8 Conclusion |
202. The Government's aim of helping people with
disabilities and long-term health conditions into employment is
laudable but the scale of the challenge should not be underestimated.
We know that a very large proportion of people who will be in
the Work Programme will have previously claimed incapacity benefits
or Employment and Support Allowance. For the Government to succeed
in its objectives for the reassessment and the Work Programme
it is therefore critical that it effectively links up the findings
of the Work Capability Assessment with the support available under
the Work Programme.
203. It is important for claimants, Work Programme
providers and the overall efficiency of the system that the decision
on whether an individual is fit for and capable of work is accurate
the first time it is made. Our central conclusion is that the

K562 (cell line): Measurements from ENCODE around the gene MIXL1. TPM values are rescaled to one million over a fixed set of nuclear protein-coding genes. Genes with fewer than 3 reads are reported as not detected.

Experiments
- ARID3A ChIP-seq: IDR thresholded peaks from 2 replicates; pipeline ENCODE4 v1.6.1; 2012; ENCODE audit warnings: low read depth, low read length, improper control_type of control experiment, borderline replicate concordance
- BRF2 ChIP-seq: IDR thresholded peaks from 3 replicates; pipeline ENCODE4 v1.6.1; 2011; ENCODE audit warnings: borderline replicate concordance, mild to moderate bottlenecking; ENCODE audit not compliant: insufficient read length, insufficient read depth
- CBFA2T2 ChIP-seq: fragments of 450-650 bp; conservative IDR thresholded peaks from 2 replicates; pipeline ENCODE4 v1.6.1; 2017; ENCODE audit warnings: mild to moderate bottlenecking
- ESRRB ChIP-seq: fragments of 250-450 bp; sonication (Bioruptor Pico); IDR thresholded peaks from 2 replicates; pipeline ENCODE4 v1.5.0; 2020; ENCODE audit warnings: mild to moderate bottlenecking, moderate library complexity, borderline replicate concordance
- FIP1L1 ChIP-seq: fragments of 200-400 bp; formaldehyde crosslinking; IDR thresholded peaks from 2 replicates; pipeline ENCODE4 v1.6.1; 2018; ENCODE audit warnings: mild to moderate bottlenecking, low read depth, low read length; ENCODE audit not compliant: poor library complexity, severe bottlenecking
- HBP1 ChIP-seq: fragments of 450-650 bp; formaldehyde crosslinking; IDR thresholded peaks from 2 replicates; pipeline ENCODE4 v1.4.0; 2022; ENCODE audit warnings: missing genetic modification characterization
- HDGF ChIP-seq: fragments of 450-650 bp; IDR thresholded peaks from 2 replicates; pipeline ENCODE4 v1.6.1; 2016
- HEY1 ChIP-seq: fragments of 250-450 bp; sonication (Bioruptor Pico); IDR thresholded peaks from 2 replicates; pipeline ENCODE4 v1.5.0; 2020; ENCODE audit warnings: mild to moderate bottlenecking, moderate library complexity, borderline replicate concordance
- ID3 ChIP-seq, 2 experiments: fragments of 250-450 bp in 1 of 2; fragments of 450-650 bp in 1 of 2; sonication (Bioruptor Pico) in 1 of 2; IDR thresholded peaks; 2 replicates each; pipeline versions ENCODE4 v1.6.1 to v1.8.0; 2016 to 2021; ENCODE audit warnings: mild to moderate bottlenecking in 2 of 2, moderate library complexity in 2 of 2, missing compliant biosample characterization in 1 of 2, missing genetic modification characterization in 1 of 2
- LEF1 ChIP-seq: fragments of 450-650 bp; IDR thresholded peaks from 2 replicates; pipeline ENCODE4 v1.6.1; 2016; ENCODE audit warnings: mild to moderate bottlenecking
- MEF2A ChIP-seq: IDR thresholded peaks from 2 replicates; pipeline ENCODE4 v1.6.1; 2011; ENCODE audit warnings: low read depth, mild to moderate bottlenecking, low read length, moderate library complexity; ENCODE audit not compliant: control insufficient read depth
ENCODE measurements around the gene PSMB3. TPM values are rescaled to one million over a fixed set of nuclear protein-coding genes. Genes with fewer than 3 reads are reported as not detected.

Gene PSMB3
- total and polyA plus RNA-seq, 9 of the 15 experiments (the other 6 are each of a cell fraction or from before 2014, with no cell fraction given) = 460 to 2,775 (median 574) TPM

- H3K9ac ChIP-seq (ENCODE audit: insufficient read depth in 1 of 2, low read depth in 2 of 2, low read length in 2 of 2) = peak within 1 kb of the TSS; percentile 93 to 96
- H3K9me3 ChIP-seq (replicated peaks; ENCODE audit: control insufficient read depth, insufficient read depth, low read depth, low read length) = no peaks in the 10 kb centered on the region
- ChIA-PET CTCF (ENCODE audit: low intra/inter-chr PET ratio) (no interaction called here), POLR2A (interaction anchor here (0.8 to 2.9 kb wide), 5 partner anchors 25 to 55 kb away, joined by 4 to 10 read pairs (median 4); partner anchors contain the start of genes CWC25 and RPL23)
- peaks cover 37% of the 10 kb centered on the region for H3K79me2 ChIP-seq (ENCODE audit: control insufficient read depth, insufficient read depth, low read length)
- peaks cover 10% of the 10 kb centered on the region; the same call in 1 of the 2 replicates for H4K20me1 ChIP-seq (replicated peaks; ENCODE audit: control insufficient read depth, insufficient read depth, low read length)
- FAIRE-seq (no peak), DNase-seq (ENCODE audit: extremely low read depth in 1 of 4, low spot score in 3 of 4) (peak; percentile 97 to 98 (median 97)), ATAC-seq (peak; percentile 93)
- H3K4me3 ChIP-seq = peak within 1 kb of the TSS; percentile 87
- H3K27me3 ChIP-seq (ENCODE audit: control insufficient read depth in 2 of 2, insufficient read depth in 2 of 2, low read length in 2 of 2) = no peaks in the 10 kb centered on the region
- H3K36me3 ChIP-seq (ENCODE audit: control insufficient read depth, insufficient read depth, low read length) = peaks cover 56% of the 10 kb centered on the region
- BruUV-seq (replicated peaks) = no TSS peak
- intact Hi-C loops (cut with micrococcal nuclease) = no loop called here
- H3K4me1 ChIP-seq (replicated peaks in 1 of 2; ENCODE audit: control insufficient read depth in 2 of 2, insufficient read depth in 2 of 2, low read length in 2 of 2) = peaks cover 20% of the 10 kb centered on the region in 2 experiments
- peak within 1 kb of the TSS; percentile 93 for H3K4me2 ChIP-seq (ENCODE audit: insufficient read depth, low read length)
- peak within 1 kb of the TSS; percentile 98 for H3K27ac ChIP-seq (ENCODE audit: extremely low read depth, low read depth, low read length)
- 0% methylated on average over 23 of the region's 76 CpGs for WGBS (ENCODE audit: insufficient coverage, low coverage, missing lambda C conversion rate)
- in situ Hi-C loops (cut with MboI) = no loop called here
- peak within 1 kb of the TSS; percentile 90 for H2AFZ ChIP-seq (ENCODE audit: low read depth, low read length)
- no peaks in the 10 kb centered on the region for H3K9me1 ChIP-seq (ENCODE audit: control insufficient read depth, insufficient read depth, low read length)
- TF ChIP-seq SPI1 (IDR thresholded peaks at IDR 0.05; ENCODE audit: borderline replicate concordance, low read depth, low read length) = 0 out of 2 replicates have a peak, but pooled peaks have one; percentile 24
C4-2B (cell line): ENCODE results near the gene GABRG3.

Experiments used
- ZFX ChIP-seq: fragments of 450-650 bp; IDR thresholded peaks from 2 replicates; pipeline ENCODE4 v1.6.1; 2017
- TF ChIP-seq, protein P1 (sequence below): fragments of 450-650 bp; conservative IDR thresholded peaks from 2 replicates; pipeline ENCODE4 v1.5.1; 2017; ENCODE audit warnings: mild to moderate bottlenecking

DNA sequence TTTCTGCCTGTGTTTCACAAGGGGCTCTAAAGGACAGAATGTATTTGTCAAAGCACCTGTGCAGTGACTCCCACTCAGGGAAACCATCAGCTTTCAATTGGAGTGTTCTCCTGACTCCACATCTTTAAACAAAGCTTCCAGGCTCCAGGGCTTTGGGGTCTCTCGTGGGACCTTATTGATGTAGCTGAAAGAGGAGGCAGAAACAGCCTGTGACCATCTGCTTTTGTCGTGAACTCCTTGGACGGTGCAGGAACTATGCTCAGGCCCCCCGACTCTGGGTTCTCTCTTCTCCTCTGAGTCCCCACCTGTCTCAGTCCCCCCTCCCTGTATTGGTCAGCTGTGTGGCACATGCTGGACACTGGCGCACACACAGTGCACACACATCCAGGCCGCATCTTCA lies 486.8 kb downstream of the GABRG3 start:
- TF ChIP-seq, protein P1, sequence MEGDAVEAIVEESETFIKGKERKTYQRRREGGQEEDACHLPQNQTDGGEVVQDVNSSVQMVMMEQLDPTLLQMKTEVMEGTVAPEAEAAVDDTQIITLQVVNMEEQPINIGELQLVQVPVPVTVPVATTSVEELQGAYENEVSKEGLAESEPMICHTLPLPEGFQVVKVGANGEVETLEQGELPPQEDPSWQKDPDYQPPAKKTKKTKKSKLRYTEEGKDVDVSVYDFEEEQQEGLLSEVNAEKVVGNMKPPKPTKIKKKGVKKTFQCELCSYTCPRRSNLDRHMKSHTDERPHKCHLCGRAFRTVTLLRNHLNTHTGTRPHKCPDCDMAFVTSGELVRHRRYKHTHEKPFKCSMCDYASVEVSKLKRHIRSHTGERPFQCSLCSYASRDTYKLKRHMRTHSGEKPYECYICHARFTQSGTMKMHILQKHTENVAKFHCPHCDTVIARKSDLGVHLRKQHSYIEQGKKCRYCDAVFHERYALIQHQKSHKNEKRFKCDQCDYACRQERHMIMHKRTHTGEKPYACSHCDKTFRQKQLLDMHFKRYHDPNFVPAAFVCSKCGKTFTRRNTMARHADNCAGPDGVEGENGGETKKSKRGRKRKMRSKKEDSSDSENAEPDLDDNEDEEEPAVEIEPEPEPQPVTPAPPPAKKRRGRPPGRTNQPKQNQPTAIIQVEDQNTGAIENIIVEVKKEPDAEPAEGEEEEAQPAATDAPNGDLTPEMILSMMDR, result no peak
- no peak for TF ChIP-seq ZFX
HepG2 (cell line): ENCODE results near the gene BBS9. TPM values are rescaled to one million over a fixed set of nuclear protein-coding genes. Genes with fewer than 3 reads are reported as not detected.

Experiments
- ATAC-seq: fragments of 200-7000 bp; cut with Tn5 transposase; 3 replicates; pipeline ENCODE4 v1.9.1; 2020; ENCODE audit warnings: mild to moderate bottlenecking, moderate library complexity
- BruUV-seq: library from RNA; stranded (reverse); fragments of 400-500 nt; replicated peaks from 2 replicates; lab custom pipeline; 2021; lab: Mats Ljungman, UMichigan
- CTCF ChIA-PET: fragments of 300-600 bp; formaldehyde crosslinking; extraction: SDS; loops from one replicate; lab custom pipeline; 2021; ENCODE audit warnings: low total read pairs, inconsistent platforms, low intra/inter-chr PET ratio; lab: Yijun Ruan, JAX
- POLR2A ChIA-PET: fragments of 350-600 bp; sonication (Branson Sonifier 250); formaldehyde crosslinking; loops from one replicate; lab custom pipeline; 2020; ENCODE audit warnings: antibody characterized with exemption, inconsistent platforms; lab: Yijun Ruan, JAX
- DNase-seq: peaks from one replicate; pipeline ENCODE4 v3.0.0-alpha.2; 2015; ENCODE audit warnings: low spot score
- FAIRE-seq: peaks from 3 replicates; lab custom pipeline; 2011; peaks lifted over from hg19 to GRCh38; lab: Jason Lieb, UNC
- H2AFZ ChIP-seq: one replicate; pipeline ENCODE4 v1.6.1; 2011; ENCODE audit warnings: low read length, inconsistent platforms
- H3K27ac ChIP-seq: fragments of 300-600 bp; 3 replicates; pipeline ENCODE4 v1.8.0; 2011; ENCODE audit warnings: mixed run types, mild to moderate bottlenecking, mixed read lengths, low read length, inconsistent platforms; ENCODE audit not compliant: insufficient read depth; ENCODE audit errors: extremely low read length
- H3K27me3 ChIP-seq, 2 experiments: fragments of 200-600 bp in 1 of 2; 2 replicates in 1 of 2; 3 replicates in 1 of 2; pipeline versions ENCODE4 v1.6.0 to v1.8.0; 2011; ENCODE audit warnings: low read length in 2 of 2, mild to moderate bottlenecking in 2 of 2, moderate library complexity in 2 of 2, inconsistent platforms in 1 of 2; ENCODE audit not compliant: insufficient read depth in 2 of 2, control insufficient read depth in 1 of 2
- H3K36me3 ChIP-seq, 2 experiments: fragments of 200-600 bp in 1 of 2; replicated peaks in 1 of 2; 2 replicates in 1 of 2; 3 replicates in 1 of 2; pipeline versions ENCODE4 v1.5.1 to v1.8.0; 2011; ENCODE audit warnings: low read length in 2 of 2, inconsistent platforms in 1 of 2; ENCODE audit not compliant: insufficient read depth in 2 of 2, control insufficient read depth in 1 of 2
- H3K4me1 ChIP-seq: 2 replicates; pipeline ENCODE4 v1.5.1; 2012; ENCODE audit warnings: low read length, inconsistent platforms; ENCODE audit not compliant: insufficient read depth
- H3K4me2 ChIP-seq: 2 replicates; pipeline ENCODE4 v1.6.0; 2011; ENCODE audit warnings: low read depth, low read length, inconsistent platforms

assessment process, as it is designed at the moment, does not
accurately assess claimants' employability and needs in the workplace.
204. The current approach of using the benefit
claimed as a proxy for the needs of a client is not sufficient
in determining appropriate employment support. It is also the
cause of much of the confusion and anxiety amongst claimants who
do not understand whether the WCA is for the purpose of determining
eligibility for a benefit or capability for work. At the moment,
by trying to do a bit of both, it is not achieving either effectively.
205. The Government and Work Programme providers
will need to communicate effectively and regularly about whether
the WCA is accurately assessing employability. This information
can then be used to inform the levels of support for future Work
Programme contracts and will support the introduction of the Universal
Credit in due course.